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  (Source: Amazon)

  (Source: Amazon)
AMD's newest is an alternative to NVIDIA's last generation high-end

Hot on the heels of NVIDIA's GTX 200 family launch, AMD will introduce its 55nm RV770-based Radeon 4850 next week. 

The Radeon 4850 features a 625 MHz core clock and GDDR3 clock in excess of 2000MHz. Corporate documentation explains that the 480 stream processors on the RV770 processor offer considerable enhancements over the 320 stream processors found in the RV670 core, though AMD memos reveal little about how this is accomplished.

The RV770 includes all the bells and whistles of the RV670 launched in November 2007: Shader Model 4.0, OpenGL 2.0, and DirectX 10.1.  The only major extension addition appears to be the addition of "Game Physics processing" -- indicating a potential platform for AMD's recent partnership with Havok.

The new Radeon lacks GDDR5 memory, promised by an AMD announcement just weeks ago. Although the RV770 does support GDDR5 memory, this initial launch consists exclusively of GDDR3 components.  AMD documentation hints at the launch of a Radeon 4870 later this summer, but it offered no comment on when it will eventually ship a GDDR5 product.

If Radeon 4850 sounds familiar, that's because it is. The RV770-based FireStream 9250, just announced a few days ago, broke the 1 teraflops barrier using the same graphics core.  However, this paper-launched workstation card will retail for more than $900 when it finally hits store shelves.  The mainstream Radeon 4850 offerings will ship and launch on the same day next week.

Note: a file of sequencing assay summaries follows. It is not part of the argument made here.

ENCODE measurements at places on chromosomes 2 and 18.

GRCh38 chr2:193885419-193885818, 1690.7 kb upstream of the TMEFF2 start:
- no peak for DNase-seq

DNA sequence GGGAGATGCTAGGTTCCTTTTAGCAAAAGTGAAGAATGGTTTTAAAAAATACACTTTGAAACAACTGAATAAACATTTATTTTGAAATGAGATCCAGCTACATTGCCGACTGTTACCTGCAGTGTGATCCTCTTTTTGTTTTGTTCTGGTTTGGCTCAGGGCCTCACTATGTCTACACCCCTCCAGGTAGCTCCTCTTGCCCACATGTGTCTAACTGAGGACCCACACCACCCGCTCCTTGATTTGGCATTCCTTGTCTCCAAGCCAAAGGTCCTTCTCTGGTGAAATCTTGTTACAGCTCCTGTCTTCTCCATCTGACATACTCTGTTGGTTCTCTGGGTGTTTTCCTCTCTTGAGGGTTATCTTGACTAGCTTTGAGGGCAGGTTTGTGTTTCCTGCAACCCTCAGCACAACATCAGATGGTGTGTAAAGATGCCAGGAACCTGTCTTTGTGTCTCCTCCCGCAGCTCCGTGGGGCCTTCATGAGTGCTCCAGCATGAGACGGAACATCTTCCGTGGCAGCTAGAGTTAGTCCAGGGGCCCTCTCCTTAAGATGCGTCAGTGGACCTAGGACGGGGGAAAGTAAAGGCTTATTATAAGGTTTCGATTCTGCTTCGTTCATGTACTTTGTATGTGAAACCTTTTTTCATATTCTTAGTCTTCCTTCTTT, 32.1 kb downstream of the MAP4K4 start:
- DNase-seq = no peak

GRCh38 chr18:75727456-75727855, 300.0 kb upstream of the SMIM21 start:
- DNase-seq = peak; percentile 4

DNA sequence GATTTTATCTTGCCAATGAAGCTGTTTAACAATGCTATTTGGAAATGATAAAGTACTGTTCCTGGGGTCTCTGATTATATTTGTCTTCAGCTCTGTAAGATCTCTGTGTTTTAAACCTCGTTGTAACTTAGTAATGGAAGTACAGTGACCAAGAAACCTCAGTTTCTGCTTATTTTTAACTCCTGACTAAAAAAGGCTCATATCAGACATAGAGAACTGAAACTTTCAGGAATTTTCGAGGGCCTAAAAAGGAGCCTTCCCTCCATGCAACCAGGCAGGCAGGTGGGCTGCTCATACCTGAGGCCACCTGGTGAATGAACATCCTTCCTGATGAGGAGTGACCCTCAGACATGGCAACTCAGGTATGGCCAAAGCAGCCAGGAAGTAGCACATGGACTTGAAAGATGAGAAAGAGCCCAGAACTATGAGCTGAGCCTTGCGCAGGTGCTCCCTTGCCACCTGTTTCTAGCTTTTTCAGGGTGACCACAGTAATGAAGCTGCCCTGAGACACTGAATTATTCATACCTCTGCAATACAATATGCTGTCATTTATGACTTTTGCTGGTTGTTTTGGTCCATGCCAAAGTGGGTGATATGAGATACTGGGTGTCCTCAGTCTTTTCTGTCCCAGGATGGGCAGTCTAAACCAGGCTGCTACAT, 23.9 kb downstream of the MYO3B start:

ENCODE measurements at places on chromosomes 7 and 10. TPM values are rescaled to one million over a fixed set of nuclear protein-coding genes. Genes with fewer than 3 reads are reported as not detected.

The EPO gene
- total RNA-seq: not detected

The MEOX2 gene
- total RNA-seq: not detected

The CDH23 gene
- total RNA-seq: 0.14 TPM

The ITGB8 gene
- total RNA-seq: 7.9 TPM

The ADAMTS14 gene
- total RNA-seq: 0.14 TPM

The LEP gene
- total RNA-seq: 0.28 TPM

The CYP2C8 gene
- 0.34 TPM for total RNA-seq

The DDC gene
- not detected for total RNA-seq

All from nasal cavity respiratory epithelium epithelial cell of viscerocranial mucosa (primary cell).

AMD partners claim the new card will not compete against the $600 GTX 200 just announced yesterday. Instead, AMD pits the Radeon 4850 against the recently re-priced NVIDIA GeForce 9800 GTX.  Distributors claim the 4850 will see prices as low as $199 at launch -- well under the $299 MSRP for GeForce 9800 GTX.  More expensive versions of RV770 will feature HDMI, audio pass-through and possibly the fabled Qimonda GDDR5 memory.

Specifications from Diamond Multimedia marketing material claim the new Radeon will require a 450 Watt power supply for single card support; or 550 Watt power for CrossFire mode.

Update 06/09/2008: As of this morning, AMD has lifted the embargo on its 4850 graphics cards. AMD's newest documentation claims the RV770 processor contains 800 shaders, but the card is not expected to show up on store shelves before the planned June 25 launch date.



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RE: Over $300 makes a video card irrelevant
By just4U on 6/19/2008 9:26:28 PM , Rating: 2
Yeah, I don't really factor Crossfire in myself. I just look at the card see that it's on par and beating the 9800GTX with a smaller footprint at the $200 price point and think ... Hmmmmmmm :)

I was very pleased with Ati and Nvidia when they had their respective launches this past Nov/Dec. Those mid range cards kicked things into high gear and you can tell that both companies made money off of it. Im glad that Amd has decided to continue the trend because that's where the profits are!


By Schrag4 on 6/20/2008 12:16:23 PM , Rating: 2
Agree about not factoring in Crossfire. If you're the type that will have dual cards in your system, then price really doesn't matter, right? Am I way off here? Can't you get more performance from putting a single, higher-end card vs buying 2 cheap cards? Which means the only people with multiple cards have 2 very high end cards (and don't care how much money they spend obviously).

As a real world example, I bought my NVidia 7800 GT almost 3 years ago for right around 300 bucks. I *could* put a second card in my machine, but I would see much improved performance if I just scrapped the 7800 and got a card that's 2 generations newer. And no, I'm not going to spend between 400 and 1300 bucks for a dual card solution. If I had that kind of money I wouldn't be using a 7800GT still today, would I...


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